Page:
OK, I've done some analysis, and here's what I come up with. First, I own 100 of the Jan 2023, so I would get the best sell price (min qty 100), and I would get the best ask price for the replacement, which would be either the Apr or Jul 2023.

First I looked at it using quoted prices and yields:

The net price bid/ask is 23 to 24 basis points, but I think the yield bid minus ask is more relevant for making the decision.

For the Jan 23 -> Apr 23, the total of the two bid/ask spreads is 1.09%, and the incremental yield pickup is 1.61%, so I would come out ahead I think. From the quoted yields, it appears that the Jan 23 -> Jul 23 does not come out ahead by as much.

Next, I calculated the seasonally-adjusted (SA) yields, and get this:

So using SA yields, the Jan 23 -> Jul 23 has a net yield gain of 1.64% (= 2.62% - 0.98%), vs. 0.87% for Jan 23 -> Apr 23.

So it looks like selling the Jan 23 and buying the Jul 23 is the better swap, but I'd appreciate any comments before I pull the trigger on this. This is in an IRA, so no tax consequences.

Thanks,

Kevin
If I make a calculation error, #Cruncher probably will let me know.
protagonist
Posts: 7989
Joined: Sun Dec 26, 2010 12:47 pm

### Re: Trading Treasuries (nominal and TIPS)

Kevin M wrote: Mon Nov 21, 2022 8:18 pm
protagonist wrote: Mon Nov 21, 2022 7:37 pm
Kevin M wrote: Mon Nov 21, 2022 1:55 pm
Yield for the 3/14/23 is 4.39%. You still pick up decent incremental yield at 5 to 6 months: yield for the 5/11/2023 is 4.59%.

I just built a ladder for a friend at 1,2,3,6,9 and 12 months.

Kevin
Yield on the 4/15/23 TIPS is 2.68% real.
Are you buying 3-6 mo. nominals instead of TIPS because you are betting that inflation will be below 1.8-1.9% annualized between now and then?

By the way, if you want to lock in short term nominal rates, I noticed that Andrews FCU is offering a 7 month CD at 5% APY for new money only....another alternative you might want to know about. It is easy to join. https://www.andrewsfcu.org/Learn/Resour ... cate-Rates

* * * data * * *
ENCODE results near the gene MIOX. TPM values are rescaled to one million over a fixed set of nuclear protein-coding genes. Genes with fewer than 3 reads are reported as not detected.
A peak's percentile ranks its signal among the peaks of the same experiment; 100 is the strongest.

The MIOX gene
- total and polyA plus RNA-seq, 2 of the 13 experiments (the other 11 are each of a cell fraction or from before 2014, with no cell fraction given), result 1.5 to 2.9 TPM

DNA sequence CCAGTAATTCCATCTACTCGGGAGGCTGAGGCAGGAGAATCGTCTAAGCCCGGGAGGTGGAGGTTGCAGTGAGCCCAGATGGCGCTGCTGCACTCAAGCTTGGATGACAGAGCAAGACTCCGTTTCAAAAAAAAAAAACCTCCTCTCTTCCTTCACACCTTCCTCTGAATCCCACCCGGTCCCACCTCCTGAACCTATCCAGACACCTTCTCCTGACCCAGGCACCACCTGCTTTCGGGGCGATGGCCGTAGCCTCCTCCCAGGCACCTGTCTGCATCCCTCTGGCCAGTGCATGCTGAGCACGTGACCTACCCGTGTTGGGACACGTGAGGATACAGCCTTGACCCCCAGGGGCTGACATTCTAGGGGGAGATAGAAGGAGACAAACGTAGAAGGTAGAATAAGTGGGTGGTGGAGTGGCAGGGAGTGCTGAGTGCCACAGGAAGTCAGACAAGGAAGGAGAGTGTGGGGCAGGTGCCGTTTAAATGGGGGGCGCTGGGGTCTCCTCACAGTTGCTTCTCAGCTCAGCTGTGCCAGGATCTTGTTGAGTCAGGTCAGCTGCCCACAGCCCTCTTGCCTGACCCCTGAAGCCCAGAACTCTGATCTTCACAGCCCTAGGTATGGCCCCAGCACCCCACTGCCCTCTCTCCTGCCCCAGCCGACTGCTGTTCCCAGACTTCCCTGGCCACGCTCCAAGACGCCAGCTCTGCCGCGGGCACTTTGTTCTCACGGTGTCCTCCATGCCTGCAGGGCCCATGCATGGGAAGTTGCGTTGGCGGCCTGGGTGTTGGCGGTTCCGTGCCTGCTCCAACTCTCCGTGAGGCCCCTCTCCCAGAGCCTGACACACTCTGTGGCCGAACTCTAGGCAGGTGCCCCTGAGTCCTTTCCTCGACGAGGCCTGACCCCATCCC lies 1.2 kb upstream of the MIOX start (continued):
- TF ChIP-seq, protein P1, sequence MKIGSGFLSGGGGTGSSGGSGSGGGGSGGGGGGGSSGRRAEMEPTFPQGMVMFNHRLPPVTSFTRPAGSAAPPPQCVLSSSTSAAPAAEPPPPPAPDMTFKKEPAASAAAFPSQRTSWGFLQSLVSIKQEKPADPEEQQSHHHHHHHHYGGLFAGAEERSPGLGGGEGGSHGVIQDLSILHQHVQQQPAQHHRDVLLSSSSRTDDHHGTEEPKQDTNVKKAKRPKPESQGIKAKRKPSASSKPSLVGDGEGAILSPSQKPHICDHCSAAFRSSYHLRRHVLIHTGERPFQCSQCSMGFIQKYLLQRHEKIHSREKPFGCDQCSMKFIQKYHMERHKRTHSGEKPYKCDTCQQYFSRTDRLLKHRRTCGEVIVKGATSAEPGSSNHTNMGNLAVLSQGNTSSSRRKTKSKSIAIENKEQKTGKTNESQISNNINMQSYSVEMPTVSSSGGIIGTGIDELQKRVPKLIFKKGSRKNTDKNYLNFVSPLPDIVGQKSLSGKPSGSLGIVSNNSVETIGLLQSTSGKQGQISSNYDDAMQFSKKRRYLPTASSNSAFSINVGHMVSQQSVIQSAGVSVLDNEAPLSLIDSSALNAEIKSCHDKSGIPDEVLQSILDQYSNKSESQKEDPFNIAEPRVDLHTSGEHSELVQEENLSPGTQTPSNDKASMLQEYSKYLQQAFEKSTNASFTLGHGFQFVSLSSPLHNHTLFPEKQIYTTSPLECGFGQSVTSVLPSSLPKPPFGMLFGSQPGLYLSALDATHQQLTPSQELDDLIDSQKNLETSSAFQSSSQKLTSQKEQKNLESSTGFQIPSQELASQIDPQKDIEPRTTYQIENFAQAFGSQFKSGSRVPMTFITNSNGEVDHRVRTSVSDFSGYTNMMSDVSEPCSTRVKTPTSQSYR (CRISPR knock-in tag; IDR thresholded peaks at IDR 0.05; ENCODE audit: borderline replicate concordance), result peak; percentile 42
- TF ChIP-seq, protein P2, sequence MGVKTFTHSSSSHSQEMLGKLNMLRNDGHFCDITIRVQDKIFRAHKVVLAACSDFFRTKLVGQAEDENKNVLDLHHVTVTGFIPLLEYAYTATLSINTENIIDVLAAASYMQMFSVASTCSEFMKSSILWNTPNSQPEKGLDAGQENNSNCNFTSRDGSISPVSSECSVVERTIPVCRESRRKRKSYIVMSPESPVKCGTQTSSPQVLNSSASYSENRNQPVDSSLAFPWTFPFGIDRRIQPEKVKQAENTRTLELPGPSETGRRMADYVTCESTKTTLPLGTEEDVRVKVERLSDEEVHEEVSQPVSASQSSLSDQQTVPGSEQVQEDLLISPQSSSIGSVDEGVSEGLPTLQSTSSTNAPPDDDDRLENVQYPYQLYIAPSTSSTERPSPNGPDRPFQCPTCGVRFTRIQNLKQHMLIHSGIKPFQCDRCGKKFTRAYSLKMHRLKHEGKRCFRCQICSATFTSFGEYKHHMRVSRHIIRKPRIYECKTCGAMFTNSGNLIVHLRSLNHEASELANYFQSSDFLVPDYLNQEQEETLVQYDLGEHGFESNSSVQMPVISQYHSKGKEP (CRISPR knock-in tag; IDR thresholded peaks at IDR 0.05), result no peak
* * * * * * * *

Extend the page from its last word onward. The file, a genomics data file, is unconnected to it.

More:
We took the proceeds from his matured PSECU CD and split it about 50/50 between TIPS and nominals. For TIPS, we used the Apr and Jul 2023 and the Jan 2024.

My taxable-equivalent yield (TEY) is 4.94% for the 3/14/2023 bill I bought today at 4.35%, so not worth chasing 5%. This was my purchase (not my friend's) using proceeds from an expired box spread at Fidelity.

I have IRA CDs at Andrews now, but I need to evaluate breaking them, since they are at 3.00% APY at about 3, 8 and 9 months remaining till maturity. It would be more convenient to break these and put the proceeds into another CD at Andrews, but it wouldn't be new money, so it wouldn't work. Also, the 5% CD is capped at \$100K, and I have much more than that in the IRA CDs. The yields on their other certificates are significantly less than for Treasuries of same maturities.

Thanks,

Kevin
I hadn't noticed the \$100K cap. I suppose it could be done if you withdrew the money and then re-deposited at Andrews...certainly not worth the hassle if you can get a 4.94% TEY. I get that.
I'm still trying to figure why you bought 50% nominals maturing around the same time as the 4/15/23 TIPS instead of all TIPS. Are you hedging your bets, in case inflation goes away between now and roughly 6 months from now? 2.68% seems like a great TIPS yield given that October inflation was about 0.4%/month. But yes, the Fed is being very aggressive.
Topic Author
Kevin M
Posts: 13959
Joined: Mon Jun 29, 2009 3:24 pm
Contact:

### Re: Trading Treasuries (nominal and TIPS)

protagonist wrote: Tue Nov 22, 2022 7:56 pm I hadn't noticed the \$100K cap. I suppose it could be done if you withdrew the money and then re-deposited at Andrews...certainly not worth the hassle if you can get a 4.94% TEY. I get that.
I'm still trying to figure why you bought 50% nominals maturing around the same time as the 4/15/23 TIPS instead of all TIPS. Are you hedging your bets, in case inflation goes away between now and roughly 6 months from now? 2.68% seems like a great TIPS yield given that October inflation was about 0.4%/month. But yes, the Fed is being very aggressive.
Basically, yes. Although BEI is a better predictor of future inflation than trailing year over year inflation, it is not great. To the extent the BEI is realized, the nominals and TIPS will have about the same nominal return. If realized inflation is higher than initial BEI, TIPS will do better, and vice versa.

Today the Apr 2023 TIPS ask yield was 2.36%, but that's only 1.63% seasonally adjusted (SA), and I make my decisions based on the SA yields.

My preferred maturity now is Jul 2023, which was 2.06% ask, 2.29% SA when I pulled quotes today. This is only 10 bps below the Jan 2024 SA yield of 2.39% today. I have also bought a lot of the Jan 2024 TIPS.